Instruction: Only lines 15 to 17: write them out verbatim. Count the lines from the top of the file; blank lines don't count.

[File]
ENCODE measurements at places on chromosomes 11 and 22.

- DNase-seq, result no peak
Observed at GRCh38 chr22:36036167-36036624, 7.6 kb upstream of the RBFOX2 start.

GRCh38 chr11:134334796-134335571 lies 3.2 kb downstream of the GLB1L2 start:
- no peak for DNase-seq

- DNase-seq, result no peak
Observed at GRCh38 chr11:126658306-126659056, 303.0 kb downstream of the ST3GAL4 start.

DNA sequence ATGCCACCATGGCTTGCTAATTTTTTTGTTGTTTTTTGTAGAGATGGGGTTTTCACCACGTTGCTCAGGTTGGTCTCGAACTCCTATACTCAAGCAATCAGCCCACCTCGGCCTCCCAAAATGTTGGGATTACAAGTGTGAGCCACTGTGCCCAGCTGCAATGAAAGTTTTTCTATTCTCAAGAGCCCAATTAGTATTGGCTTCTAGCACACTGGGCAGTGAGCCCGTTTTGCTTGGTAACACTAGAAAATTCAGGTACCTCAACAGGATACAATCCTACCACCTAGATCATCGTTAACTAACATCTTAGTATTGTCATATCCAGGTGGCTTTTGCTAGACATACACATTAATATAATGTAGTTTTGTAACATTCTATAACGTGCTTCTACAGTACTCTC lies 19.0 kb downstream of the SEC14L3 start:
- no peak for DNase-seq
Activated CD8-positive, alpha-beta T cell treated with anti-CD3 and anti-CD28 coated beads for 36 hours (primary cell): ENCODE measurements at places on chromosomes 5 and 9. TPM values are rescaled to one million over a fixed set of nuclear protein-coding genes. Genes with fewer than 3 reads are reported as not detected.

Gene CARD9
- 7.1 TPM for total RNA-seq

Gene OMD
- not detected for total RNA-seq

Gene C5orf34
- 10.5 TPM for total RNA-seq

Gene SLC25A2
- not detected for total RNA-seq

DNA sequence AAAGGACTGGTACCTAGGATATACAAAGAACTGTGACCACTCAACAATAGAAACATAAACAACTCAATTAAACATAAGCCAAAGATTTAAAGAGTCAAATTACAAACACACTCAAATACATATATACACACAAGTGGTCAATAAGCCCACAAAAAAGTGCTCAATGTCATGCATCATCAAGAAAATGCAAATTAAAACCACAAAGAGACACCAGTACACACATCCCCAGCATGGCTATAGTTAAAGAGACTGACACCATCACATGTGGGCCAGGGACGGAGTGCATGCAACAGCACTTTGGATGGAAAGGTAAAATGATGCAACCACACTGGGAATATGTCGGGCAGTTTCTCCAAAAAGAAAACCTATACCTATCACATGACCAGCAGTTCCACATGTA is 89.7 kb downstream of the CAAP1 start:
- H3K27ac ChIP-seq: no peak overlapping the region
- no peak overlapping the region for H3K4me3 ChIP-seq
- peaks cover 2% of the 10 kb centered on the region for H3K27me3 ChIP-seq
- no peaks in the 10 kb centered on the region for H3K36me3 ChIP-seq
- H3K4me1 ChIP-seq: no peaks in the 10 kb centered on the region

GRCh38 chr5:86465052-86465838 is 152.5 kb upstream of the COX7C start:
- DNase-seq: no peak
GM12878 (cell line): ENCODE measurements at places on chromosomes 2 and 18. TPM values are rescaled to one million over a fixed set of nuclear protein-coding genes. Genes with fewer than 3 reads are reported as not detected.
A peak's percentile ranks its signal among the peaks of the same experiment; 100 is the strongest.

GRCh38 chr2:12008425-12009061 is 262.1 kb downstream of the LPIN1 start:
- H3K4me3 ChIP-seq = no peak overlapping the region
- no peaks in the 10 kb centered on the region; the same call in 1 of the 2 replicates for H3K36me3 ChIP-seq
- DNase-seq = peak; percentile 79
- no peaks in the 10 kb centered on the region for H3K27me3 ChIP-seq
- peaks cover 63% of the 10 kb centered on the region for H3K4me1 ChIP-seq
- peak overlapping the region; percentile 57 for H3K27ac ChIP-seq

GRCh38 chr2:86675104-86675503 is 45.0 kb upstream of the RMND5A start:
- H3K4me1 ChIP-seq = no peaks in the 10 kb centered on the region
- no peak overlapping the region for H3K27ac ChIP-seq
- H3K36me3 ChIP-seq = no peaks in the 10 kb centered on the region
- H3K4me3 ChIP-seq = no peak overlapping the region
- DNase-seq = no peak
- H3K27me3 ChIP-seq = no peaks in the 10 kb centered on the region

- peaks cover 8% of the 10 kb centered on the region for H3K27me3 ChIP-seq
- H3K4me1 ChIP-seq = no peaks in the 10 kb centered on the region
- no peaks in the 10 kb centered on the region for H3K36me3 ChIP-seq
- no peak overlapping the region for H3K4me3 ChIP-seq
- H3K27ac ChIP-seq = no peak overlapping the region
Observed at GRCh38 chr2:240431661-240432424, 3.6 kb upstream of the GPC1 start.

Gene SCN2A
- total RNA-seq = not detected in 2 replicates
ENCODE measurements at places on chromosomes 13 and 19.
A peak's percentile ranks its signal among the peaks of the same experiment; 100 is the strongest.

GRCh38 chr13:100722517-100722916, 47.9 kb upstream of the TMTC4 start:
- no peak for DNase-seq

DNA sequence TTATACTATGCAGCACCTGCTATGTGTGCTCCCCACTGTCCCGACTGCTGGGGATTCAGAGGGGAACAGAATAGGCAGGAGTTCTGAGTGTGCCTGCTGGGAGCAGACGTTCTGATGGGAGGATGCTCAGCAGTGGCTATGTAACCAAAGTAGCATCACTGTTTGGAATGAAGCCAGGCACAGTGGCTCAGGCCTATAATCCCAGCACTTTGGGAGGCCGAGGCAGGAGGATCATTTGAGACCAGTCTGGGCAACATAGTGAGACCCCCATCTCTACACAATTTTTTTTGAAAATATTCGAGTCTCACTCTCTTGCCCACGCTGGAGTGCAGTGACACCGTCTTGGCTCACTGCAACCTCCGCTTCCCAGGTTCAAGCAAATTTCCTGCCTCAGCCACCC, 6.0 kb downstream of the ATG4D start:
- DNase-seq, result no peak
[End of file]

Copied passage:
Gene C5orf34
- 10.5 TPM for total RNA-seq

Gene SLC25A2